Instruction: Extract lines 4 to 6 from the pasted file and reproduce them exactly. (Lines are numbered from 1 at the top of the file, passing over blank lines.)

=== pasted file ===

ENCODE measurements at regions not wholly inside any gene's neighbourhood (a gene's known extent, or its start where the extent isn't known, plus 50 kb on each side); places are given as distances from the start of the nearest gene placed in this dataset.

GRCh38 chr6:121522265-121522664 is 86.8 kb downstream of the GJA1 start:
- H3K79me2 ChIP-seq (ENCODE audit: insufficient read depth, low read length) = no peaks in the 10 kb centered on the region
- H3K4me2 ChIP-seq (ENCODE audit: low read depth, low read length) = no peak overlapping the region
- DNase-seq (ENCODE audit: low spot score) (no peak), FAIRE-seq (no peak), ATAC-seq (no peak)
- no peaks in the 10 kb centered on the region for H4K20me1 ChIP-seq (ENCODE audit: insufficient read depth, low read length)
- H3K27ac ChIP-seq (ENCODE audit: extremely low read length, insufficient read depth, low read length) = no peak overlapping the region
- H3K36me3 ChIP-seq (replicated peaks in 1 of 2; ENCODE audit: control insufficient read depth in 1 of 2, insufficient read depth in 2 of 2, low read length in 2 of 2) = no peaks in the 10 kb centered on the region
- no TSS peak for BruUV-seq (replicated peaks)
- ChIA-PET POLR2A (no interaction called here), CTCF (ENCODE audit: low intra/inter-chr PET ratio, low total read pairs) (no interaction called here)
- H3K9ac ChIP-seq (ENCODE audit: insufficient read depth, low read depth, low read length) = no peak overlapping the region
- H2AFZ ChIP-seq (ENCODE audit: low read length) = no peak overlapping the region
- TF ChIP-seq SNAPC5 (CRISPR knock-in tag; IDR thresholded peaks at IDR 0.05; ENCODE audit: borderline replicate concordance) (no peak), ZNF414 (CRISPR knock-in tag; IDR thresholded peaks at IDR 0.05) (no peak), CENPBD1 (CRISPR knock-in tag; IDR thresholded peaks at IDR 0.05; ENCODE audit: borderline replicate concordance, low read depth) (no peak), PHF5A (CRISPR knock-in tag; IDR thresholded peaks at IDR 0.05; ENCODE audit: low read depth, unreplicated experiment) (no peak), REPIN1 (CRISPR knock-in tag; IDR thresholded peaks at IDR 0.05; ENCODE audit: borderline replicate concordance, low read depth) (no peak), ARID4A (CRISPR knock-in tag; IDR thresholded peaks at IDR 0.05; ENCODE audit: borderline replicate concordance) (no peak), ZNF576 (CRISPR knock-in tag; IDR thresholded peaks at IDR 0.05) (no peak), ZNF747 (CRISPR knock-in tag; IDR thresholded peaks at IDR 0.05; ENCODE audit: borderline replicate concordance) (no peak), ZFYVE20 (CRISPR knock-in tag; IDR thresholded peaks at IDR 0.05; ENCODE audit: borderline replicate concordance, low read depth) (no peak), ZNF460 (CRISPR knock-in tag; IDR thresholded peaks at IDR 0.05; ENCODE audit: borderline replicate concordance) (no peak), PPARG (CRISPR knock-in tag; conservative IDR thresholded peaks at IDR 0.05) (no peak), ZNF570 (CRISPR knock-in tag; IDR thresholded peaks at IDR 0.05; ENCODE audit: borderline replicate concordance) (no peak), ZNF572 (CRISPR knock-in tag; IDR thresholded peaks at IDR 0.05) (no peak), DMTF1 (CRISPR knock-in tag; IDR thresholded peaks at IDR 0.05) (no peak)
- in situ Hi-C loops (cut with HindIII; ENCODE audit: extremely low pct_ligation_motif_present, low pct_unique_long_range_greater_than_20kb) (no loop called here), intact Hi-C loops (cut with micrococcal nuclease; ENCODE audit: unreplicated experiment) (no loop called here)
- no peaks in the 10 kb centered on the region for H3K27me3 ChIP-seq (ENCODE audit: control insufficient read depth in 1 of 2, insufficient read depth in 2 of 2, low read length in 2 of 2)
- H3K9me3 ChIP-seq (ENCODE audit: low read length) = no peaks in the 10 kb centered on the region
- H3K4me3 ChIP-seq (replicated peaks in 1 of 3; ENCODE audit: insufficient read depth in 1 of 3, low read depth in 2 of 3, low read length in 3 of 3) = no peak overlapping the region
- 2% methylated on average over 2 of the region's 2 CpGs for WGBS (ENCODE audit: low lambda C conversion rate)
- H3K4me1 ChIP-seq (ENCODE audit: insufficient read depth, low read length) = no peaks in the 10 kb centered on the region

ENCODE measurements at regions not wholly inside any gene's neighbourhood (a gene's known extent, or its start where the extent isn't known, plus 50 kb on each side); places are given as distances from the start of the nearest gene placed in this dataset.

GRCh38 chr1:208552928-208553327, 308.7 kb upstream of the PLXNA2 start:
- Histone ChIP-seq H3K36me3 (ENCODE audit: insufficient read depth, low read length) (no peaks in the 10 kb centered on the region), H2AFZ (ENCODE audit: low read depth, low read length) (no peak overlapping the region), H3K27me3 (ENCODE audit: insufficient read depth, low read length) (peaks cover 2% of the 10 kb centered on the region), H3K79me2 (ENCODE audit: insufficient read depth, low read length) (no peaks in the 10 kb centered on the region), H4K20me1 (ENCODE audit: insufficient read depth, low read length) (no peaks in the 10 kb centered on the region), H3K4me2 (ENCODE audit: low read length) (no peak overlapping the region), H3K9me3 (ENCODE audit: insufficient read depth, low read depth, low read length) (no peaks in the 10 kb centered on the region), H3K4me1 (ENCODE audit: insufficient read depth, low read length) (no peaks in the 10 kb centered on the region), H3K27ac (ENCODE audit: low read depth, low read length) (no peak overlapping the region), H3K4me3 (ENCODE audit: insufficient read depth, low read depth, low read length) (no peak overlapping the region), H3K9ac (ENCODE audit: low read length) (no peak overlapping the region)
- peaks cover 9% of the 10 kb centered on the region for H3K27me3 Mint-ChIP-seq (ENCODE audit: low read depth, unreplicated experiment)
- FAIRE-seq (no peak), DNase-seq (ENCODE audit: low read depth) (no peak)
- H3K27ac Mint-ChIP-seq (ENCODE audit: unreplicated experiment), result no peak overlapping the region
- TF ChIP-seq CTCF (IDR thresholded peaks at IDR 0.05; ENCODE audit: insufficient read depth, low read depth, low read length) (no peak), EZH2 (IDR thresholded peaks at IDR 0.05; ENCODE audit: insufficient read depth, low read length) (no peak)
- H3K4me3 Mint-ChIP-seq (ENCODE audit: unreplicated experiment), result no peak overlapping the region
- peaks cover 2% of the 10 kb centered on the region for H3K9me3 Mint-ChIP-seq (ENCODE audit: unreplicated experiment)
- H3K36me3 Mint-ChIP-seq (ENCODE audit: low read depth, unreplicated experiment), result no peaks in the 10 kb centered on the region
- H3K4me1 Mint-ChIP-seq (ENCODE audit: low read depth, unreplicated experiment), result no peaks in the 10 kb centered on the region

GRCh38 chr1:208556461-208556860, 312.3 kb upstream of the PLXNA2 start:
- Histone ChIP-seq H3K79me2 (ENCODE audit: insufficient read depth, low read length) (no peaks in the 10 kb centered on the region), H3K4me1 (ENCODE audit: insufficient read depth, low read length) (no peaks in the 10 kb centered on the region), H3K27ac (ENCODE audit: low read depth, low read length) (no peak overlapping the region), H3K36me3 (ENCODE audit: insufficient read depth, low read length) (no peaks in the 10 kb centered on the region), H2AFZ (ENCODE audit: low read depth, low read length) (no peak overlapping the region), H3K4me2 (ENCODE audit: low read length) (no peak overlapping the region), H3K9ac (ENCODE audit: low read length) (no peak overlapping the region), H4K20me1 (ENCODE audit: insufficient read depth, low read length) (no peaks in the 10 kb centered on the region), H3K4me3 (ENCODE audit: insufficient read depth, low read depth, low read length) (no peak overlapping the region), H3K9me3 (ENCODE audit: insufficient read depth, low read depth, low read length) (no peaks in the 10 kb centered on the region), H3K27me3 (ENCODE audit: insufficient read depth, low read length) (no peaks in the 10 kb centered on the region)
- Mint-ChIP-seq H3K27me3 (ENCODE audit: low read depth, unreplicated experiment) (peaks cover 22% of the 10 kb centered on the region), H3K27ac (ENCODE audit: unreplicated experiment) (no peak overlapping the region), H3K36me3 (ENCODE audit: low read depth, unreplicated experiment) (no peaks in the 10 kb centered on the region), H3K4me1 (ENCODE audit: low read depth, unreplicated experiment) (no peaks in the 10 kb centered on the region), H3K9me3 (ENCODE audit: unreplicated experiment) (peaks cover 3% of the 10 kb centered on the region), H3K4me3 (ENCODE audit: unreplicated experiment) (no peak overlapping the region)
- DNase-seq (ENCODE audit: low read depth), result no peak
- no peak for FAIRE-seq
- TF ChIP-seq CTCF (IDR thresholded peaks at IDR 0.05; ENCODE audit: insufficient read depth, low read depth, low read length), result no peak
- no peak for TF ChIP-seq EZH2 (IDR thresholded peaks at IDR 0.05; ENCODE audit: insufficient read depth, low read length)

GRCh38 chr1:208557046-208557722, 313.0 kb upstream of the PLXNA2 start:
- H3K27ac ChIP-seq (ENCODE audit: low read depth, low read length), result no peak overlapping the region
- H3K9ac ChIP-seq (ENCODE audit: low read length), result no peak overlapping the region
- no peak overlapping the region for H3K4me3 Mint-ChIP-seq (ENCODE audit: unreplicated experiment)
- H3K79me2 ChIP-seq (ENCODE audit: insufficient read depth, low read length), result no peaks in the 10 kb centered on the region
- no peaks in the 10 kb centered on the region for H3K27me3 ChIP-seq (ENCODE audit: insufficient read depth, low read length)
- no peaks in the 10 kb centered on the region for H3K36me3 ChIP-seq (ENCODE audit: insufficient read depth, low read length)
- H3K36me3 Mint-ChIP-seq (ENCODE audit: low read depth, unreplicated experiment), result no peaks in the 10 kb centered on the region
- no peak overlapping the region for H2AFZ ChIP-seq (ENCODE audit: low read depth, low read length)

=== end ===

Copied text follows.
- H3K4me2 ChIP-seq (ENCODE audit: low read depth, low read length) = no peak overlapping the region
- DNase-seq (ENCODE audit: low spot score) (no peak), FAIRE-seq (no peak), ATAC-seq (no peak)
- no peaks in the 10 kb centered on the region for H4K20me1 ChIP-seq (ENCODE audit: insufficient read depth, low read length)